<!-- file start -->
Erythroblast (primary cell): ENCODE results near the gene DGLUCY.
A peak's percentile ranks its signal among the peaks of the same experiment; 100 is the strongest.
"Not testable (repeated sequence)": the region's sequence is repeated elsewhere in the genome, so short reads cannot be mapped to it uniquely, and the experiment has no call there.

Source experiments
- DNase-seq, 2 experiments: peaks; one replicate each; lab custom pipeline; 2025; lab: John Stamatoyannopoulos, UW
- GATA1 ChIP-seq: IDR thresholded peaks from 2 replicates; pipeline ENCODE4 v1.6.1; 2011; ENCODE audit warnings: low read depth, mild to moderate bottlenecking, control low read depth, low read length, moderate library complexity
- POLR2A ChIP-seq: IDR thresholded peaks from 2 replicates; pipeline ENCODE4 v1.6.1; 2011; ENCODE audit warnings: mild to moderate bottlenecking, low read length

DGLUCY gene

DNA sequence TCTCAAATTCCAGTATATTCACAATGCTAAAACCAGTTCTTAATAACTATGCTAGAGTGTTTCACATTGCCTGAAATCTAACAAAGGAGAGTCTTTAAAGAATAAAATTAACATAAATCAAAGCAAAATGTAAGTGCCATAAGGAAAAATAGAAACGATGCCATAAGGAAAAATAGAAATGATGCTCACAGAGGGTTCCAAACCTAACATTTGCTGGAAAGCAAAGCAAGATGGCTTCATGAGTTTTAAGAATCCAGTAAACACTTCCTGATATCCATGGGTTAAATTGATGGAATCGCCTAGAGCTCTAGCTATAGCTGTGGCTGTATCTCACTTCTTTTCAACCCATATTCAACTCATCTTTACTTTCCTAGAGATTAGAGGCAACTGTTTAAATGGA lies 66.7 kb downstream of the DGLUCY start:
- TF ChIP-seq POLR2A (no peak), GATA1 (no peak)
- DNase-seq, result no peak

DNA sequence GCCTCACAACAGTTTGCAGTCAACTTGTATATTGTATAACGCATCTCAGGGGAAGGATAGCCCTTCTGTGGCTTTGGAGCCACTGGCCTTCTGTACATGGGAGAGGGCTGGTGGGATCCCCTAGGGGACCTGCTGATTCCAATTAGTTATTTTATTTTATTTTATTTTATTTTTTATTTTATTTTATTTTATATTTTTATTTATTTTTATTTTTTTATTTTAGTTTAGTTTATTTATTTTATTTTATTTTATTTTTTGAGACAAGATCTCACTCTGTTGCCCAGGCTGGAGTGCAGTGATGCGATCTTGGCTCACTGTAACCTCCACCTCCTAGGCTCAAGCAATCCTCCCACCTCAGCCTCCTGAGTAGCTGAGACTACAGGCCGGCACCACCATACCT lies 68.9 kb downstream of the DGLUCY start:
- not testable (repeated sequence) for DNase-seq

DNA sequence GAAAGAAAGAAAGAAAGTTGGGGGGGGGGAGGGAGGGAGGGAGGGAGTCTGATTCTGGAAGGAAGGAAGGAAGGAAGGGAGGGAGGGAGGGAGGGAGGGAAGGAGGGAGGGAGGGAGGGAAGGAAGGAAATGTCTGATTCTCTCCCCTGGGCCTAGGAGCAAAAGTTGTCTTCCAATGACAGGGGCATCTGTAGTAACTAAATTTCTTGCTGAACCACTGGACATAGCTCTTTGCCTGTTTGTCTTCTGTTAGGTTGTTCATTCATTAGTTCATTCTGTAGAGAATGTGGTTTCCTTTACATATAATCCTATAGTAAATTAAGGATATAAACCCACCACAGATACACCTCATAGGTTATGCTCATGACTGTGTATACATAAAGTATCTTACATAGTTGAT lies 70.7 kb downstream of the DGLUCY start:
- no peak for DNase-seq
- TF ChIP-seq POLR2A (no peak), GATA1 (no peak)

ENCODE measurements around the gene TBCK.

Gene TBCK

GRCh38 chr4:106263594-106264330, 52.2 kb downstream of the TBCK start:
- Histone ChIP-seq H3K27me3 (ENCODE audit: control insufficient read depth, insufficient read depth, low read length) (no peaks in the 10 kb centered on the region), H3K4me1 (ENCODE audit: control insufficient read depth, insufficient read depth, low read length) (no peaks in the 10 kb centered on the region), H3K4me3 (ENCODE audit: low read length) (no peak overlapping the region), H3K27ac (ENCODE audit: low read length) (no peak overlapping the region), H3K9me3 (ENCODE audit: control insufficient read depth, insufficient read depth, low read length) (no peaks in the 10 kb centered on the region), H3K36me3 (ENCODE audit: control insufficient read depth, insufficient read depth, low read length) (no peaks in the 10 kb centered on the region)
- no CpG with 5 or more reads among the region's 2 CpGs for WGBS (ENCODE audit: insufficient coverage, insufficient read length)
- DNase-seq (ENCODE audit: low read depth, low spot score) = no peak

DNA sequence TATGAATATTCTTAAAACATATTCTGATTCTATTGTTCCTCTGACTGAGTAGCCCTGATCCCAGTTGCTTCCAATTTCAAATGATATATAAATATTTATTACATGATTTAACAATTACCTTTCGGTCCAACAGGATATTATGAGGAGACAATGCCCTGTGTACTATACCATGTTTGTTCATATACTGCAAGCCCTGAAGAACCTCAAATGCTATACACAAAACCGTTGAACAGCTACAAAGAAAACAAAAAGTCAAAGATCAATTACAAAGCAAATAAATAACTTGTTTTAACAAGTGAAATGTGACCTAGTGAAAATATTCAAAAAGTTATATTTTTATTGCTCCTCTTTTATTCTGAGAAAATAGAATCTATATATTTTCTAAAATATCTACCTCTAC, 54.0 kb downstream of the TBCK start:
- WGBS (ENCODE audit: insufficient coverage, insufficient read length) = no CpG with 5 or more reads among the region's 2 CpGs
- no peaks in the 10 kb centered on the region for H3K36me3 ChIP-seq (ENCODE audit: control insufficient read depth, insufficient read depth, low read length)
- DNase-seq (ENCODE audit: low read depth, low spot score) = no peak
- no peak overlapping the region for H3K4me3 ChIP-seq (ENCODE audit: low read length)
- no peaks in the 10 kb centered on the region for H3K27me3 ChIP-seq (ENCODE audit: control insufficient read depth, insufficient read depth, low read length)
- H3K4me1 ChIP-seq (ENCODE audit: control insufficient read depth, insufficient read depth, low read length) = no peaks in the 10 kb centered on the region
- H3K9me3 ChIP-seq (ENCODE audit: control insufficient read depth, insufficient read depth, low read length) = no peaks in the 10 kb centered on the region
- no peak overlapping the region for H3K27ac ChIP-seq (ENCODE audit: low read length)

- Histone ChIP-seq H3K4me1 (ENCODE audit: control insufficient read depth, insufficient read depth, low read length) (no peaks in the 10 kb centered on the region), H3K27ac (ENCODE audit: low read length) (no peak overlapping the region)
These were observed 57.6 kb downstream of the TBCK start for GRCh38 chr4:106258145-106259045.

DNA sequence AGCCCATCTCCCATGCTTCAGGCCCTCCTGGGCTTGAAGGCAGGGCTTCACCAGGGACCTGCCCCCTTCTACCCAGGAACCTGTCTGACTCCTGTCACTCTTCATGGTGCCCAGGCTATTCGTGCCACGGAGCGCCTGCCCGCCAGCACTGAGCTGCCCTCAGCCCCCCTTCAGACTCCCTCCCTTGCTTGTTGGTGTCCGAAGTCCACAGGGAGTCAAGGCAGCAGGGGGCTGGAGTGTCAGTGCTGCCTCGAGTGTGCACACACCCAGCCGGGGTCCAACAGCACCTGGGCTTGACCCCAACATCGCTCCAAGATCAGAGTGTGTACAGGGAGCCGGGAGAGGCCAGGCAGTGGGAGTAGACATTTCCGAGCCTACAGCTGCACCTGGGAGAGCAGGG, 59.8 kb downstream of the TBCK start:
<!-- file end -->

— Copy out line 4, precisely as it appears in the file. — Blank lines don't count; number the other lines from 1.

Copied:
Source experiments